Author + information
- Received July 21, 2011
- Revision received January 20, 2012
- Accepted January 26, 2012
- Published online April 1, 2012.
- Daisuke Tezuka, MD⁎,
- Go Haraguchi, MD⁎,
- Takashi Ishihara, MD⁎,
- Hirokazu Ohigashi, MD⁎,
- Hiroshi Inagaki, MD⁎,
- Jun-ichi Suzuki, MD†,
- Kenzo Hirao, MD⁎ and
- Mitsuaki Isobe, MD⁎,⁎ ()
- ↵⁎Reprint requests and correspondence:
Dr. Mitsuaki Isobe, Department of Cardiovascular Medicine, Tokyo Medical and Dental University, 1-5-45 Yushima, Bunkyo-ku, Tokyo 113-8519, Japan
Objectives The aim of this study was to investigate whether the maximum standardized uptake value (max SUV) of 18F-fluorodeoxyglucose (FDG)-positron emission tomography (PET)/computed tomography (CT) provides a quantitative indication of disease activity in Takayasu arteritis (TA) cases.
Background The clinical value of FDG-PET for assessing TA has been investigated. Clinical evaluation of disease activity is often difficult, because most patients develop recurrent inflammation while receiving corticosteroid treatment.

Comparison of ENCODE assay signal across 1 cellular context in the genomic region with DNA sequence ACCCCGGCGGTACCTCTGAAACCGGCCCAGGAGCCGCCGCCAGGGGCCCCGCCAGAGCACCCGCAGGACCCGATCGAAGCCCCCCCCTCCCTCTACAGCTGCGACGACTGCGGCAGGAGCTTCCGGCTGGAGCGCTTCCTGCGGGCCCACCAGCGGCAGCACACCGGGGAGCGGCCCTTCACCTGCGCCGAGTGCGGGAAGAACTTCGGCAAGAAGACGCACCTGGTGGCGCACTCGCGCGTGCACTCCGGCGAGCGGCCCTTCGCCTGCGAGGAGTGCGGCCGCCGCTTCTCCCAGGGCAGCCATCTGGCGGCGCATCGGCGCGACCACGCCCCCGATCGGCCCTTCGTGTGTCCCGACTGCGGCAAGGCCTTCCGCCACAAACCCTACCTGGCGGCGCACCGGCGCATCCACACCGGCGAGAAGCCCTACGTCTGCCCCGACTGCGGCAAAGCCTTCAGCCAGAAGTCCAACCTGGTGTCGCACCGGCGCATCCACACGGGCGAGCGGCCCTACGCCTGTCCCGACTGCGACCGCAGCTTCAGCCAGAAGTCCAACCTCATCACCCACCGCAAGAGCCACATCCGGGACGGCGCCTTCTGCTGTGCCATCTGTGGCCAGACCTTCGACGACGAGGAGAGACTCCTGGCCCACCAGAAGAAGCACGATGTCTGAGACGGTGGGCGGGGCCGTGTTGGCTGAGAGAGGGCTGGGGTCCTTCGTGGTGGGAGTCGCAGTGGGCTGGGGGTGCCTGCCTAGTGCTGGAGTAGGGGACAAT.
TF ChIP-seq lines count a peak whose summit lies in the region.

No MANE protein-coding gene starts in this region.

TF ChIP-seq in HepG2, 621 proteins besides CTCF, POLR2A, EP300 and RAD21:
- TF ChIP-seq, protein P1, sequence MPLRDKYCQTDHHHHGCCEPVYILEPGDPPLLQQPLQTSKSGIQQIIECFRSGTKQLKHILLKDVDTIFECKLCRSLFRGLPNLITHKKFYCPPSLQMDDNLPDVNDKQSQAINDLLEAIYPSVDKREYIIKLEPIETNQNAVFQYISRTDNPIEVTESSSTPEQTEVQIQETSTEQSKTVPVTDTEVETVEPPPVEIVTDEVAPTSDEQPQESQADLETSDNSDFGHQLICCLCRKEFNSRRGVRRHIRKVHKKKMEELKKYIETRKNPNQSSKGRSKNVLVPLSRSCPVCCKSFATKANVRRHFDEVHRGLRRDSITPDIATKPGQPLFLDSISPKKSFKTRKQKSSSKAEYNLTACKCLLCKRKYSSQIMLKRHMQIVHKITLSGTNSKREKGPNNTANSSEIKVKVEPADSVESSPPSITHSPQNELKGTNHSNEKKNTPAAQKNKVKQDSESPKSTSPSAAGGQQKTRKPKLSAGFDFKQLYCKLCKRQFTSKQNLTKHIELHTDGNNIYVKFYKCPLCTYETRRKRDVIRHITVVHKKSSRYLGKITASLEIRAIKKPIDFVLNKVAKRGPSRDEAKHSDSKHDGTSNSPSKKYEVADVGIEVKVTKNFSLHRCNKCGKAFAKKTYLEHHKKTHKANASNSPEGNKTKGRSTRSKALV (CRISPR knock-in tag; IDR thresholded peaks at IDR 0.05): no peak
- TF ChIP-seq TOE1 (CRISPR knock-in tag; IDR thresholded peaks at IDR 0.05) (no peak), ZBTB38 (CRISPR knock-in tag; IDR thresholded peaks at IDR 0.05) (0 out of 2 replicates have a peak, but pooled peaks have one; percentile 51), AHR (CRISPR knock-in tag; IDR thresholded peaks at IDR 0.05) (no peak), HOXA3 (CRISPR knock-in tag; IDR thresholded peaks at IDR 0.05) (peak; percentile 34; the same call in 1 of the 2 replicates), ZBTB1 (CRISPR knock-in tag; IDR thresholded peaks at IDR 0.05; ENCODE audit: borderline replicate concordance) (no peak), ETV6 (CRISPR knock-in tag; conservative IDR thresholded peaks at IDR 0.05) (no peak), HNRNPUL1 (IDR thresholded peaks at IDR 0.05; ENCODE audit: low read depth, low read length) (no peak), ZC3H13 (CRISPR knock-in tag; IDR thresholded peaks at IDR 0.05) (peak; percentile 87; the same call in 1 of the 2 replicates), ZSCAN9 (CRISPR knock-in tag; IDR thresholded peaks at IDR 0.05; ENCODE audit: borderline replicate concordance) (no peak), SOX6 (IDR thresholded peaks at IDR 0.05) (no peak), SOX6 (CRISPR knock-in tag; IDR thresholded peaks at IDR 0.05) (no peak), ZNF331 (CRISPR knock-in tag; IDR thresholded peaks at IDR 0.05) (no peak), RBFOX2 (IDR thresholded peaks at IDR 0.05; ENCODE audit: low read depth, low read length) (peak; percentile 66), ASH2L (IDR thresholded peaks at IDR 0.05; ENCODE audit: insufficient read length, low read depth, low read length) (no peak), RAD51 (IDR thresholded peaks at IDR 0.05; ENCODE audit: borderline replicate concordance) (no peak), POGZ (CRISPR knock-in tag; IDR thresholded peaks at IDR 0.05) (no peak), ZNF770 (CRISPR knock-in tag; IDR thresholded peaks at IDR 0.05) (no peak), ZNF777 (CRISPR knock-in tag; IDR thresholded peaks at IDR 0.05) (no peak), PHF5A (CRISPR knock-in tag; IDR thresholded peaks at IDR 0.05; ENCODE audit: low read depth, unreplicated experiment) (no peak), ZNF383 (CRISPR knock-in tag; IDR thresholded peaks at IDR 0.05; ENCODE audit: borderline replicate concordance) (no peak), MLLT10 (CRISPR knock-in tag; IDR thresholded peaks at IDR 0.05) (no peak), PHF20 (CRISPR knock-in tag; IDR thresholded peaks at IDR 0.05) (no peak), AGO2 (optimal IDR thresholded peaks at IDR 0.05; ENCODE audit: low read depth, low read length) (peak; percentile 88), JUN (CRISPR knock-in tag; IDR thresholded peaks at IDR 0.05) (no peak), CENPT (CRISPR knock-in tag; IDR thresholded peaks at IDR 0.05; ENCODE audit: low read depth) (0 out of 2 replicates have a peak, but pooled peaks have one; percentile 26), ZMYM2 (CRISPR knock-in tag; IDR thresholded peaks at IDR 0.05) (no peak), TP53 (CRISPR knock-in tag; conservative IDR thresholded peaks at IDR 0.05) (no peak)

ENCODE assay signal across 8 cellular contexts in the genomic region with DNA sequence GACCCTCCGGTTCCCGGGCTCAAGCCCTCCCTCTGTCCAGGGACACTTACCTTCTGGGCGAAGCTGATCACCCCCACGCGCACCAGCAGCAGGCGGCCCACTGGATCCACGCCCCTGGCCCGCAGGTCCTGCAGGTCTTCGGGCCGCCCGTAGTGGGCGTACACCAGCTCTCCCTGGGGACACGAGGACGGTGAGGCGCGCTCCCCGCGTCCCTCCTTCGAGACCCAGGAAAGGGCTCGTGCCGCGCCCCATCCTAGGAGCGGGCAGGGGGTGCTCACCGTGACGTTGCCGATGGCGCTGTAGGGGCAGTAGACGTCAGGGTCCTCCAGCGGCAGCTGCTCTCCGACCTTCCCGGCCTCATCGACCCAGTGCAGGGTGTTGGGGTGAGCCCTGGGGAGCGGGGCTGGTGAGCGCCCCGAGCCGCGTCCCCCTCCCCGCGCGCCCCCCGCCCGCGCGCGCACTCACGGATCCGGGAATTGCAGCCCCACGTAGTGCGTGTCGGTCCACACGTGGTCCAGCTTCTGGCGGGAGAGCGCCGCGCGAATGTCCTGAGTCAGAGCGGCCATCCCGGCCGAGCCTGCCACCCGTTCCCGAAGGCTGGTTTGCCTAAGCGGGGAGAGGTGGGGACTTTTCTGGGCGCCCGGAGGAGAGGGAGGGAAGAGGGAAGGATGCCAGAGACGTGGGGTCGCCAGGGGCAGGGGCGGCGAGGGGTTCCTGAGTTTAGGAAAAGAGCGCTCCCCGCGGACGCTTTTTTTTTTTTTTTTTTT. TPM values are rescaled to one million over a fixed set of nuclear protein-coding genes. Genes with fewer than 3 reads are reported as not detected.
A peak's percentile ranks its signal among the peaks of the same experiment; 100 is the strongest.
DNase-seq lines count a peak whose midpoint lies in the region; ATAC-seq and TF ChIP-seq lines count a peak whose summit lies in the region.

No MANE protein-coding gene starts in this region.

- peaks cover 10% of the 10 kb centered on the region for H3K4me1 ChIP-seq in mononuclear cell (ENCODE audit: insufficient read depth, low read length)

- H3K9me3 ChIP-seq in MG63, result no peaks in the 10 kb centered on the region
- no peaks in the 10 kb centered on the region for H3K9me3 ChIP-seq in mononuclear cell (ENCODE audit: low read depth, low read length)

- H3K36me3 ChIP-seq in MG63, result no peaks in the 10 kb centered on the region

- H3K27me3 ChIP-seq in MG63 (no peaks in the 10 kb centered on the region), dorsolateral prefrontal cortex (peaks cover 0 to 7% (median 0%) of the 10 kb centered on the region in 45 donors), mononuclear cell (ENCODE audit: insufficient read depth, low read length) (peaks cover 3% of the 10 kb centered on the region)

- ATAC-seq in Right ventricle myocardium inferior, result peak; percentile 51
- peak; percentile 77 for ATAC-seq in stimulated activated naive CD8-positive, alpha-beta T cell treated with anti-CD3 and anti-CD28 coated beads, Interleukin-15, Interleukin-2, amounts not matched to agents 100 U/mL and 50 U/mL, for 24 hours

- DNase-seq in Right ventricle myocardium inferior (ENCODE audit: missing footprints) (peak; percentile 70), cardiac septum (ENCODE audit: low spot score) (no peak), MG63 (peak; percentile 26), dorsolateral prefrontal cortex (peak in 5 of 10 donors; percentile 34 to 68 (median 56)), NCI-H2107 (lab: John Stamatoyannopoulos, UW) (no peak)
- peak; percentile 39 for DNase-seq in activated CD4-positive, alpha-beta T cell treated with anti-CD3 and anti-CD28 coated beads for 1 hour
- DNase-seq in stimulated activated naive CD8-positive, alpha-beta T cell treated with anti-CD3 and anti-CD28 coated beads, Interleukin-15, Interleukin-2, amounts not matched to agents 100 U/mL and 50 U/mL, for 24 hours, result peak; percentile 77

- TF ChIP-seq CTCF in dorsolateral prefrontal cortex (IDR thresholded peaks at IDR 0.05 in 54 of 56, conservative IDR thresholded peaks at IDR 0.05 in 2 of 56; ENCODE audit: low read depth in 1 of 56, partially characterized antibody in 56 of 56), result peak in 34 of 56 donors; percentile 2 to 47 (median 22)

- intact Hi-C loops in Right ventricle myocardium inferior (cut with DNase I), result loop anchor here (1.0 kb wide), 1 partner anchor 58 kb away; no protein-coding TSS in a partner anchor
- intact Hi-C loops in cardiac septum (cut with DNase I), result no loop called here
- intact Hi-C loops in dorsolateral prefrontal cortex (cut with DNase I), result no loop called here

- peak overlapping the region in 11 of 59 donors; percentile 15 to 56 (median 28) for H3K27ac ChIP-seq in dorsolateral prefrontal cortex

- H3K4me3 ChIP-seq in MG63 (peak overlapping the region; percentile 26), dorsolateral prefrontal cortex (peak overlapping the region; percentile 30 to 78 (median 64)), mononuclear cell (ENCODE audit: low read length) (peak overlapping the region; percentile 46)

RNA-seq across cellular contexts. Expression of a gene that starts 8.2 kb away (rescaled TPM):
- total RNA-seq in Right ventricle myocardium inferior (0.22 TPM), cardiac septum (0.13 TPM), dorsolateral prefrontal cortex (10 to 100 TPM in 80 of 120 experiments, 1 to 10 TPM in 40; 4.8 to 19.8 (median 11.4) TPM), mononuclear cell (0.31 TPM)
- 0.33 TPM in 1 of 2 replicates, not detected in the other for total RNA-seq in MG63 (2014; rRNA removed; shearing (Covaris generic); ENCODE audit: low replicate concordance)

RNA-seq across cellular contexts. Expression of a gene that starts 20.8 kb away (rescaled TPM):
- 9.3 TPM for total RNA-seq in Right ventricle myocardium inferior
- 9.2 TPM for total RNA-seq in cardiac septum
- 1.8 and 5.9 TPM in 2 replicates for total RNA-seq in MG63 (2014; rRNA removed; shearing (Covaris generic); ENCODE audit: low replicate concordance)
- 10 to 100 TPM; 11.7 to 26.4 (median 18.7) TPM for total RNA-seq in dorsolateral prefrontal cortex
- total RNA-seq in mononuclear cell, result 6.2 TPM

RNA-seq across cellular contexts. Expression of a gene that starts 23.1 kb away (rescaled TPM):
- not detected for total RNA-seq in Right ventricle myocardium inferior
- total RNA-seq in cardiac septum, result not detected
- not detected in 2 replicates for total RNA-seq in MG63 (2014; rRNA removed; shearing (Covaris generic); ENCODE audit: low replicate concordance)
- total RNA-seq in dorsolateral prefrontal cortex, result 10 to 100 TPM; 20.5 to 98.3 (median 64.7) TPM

Methods Thirty-nine TA patients underwent FDG-PET/CT at Tokyo Medical and Dental University from 2006 to 2010 (35 women and 4 men; median age, 30 years). Disease activity was defined according to National Institutes of Health criteria. Biomarkers including C-reactive protein and erythrocyte sedimentation rate were measured. Forty subjects without vasculitis served as control subjects.
Results The max SUV was significantly higher in active than in inactive cases and control subjects (active [n = 27], median value, 2.7 vs. inactive [n = 12], 1.9; control [n = 40], 1.8; p < 0.001 each). Given a max SUV cutoff of 2.1, sensitivity for active-phase TA was 92.6%, specificity 91.7%, positive predictive value 96.2%, and negative predictive value 84.6%. In receiver-operating characteristic curves comparison, max SUV was superior to C-reactive protein (p < 0.05) and erythrocyte sedimentation rate (p < 0.05). Max SUV was significantly higher in relapsing on treatment cases (n = 17) than in stable on treatment cases (n = 12) (median value, 2.6 vs. 1.9; p < 0.001).
Conclusions FDG-PET/CT is useful for detection of active inflammation not only in patients with active TA before treatment but also in relapsing patients receiving immunosuppressive agents. The max SUV is useful for assessing subtle activity of TA with high sensitivity.
All authors have reported that they have no relationships relevant to the contents of this paper to disclose.
- Received July 21, 2011.
- Revision received January 20, 2012.
- Accepted January 26, 2012.
- American College of Cardiology Foundation